View Single Post
Old 10-06-2010, 09:43 AM   #7
MM
Join Date: Jan 2005
Posts: 1,996
United_States
Offline
Re: Training .... when you are not training

http://www.aikidojournal.com/article?articleID=94 (AJ #112)

AJ: People who have now become teachers themselves often mention teachers like Koichi Tohei and Seigo Yamaguchi. What were your impressions of them?

Seiichi Sugano Sensei: Yamaguchi Sensei had a very strong personality. It was difficult to grasp his techniques they had quite a different feeling from those of the other teachers or to capture the essence of what he was doing. Tohei Sensei's teaching was influenced by the Tempukai, and it was easier to follow, probably because much of the Tempukai curriculum originated in yoga.

===

Black Belt Magazine Vol 1 No. 2.

In an article about Tohei -- "His contributions to the art of Aikido are legend. He has devised many of the exercises and throws which are now standard and taught in all Aikido schools both in Japan and the United States."

===

Black Belt 1973 Vol 11 No 11

Article by Jon Shirota about Tohei and Ki

Quotes Tohei in the article. "Everyone thinks that I learned ki from Morihei Uyeshiba. That's not true. The Master taught me aikido; he did not teach me ki. I studied and learned it myself."

===

Black Belt 1978 Vol 12 No 16
Article by Karen Payne about Akira Tohei.
With his first teacher, Koichi Tohei, Akira Tohei made a pilgrimage to the aikido shrine at Iwama, Uyeshiba's home.

"It would be ideal to preserve what o-sensei did without change, but change cannot be stopped," Akira Tohei said. "Since Doshu is not o-sensei, his ways are different."

===

Black Belt 1988 Vol 26 No 4
Article about Virginia Mayhew by Chuck Bush
She became an uchideshi (live-in student) under the tutelage of Koichi Tohei, then chief instructor at aikido's Tokyo-based world headquarters, and also devoted one week a month to rigorous Zen meditation and training at a local Buddhist monastery. Despite an arduous routine which included outside studies with several aikido masters, Mayhew's first priority was to attend Uyeshiba's early morning classes.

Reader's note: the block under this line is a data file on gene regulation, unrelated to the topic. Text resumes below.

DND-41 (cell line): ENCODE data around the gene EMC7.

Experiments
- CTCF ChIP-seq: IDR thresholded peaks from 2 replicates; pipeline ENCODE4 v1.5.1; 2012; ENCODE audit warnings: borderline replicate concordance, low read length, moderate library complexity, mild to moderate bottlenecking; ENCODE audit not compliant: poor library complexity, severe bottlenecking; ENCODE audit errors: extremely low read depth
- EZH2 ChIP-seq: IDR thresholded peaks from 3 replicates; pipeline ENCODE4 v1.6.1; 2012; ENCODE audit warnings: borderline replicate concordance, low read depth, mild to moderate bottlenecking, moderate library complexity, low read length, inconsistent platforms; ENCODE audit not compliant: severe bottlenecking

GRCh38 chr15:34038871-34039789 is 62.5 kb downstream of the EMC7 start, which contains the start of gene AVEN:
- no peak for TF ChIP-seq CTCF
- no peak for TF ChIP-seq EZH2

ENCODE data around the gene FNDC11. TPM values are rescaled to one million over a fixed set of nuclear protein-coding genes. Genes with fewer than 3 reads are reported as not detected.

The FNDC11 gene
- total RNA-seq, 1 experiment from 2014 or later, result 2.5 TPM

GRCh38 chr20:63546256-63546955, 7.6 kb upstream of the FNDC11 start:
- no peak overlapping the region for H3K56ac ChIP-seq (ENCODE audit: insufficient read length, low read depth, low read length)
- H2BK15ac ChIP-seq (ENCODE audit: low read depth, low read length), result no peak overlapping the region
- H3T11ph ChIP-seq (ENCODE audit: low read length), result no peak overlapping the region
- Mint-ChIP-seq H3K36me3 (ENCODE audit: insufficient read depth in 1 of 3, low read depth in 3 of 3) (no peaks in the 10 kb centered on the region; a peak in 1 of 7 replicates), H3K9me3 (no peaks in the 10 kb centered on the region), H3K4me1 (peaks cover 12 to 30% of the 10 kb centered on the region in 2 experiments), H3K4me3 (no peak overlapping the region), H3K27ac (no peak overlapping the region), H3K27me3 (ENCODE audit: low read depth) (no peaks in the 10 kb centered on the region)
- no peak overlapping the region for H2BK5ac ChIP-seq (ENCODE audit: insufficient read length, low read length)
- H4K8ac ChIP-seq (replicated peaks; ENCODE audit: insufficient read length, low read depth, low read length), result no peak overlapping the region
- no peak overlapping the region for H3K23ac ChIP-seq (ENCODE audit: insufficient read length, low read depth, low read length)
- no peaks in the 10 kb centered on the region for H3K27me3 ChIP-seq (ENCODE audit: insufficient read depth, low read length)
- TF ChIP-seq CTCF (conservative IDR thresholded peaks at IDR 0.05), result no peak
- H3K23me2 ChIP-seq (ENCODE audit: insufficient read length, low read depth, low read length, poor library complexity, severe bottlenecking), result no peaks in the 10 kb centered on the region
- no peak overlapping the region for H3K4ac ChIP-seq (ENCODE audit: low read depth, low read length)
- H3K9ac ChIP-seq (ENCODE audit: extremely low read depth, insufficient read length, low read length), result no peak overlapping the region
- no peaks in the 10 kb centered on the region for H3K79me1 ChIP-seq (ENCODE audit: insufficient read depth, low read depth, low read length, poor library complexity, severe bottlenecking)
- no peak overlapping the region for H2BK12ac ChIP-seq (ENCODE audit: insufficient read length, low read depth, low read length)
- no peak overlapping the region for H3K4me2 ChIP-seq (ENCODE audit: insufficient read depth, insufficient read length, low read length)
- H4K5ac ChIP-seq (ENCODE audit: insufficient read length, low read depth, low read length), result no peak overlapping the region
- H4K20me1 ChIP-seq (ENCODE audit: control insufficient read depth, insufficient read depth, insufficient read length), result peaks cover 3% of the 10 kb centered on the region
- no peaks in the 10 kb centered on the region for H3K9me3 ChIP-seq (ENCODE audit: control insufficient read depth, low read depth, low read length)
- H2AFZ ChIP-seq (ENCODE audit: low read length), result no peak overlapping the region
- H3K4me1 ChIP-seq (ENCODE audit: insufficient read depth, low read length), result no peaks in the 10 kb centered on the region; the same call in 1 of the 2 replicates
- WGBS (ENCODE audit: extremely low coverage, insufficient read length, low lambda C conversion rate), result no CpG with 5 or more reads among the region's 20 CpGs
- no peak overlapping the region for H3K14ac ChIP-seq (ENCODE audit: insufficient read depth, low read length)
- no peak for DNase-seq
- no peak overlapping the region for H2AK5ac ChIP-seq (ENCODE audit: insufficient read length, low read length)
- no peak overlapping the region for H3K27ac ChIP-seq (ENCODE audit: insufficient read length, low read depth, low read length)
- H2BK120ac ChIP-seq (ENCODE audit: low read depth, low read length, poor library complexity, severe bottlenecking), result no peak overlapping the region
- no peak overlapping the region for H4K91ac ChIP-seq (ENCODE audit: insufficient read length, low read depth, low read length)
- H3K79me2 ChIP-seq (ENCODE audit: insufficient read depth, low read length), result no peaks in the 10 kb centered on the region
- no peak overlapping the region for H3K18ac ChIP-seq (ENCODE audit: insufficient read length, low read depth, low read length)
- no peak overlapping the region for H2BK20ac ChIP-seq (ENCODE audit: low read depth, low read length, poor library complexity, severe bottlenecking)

"O-Sensei taught entirely differently from any of the other teachers," Mayhew relates. "He had no set form when he taught."

"He used to demonstrate with his little iron fan, standing in the middle of the mat as three or four of his strongest instructors attacked him with wooden staffs."

"He also used a technique which many people experienced - coming around and putting his finger on you very lightly, hardly touching you - and you couldn't move, no matter how hard you tried. There was no terminology to explain this phenomenon, nor did I try to learn terminology so much as to try to understand. This was a manifestation of energy which, according to various instructors, can be reached by a variety of techniques. But it isn't in the techniques; it is within oneself."

===

Aiki News Issue 028
Letter by Bruce Klickstein
During the "taisai" the best teachers in the world talked about how so much of what is called Aikido barely even resembles the Aikido O-Sensei taught.

===

Black Belt 1977 Vol 15 No 11
Article about Tohei. Quotes Tohei saying, "So he said that aikido
developed out of the sword movement. Only he said that! When I
studied aikido it did not appear to be the case. I learned from the
universe itself not only from sword movements."

The separation from Ueshiba's school evolved from a dispute over the relevance of the basic principles of ki and the methods of instructing students. Tohei said he had to break with Ueshiba's son, who inherited the leadership of the aikido headquarters, because of the man's inability to understand the principles of ki. Under the leadership of the young Ueshiba, aikido was unable to change. Tohei wanted to teach ki and the basic principle to every student.

"When I taught these principles in the headquarters," he said,
"many instructors talked behind my back and said, 'This is not the way O'Sensei taught aikido. Ki is nothing. Don't follow Tohei!' But this is not true. I found four basic principles of ki. But according to
Japanese custom whenever I discovered some principle I always
presented it to my teacher.

"So I said, 'I learned from my teacher and I teach you.' But they would not listen. They replied, 'Then why does Master Ueshiba's son say his father never teach like that?'

"Ueshiba's son would have none of it. Ki was not relevant to aikido, at least in the way that Tohei taught it. He would say, 'That is Tohei's way. Don't follow! My father never teach us like that.' He said that all over Japan. So I had no choice. I said, 'Okay, if you say that, then I will not say I learned ki principle from my teacher. I will say that I founded basic principles.'

===
  Reply With Quote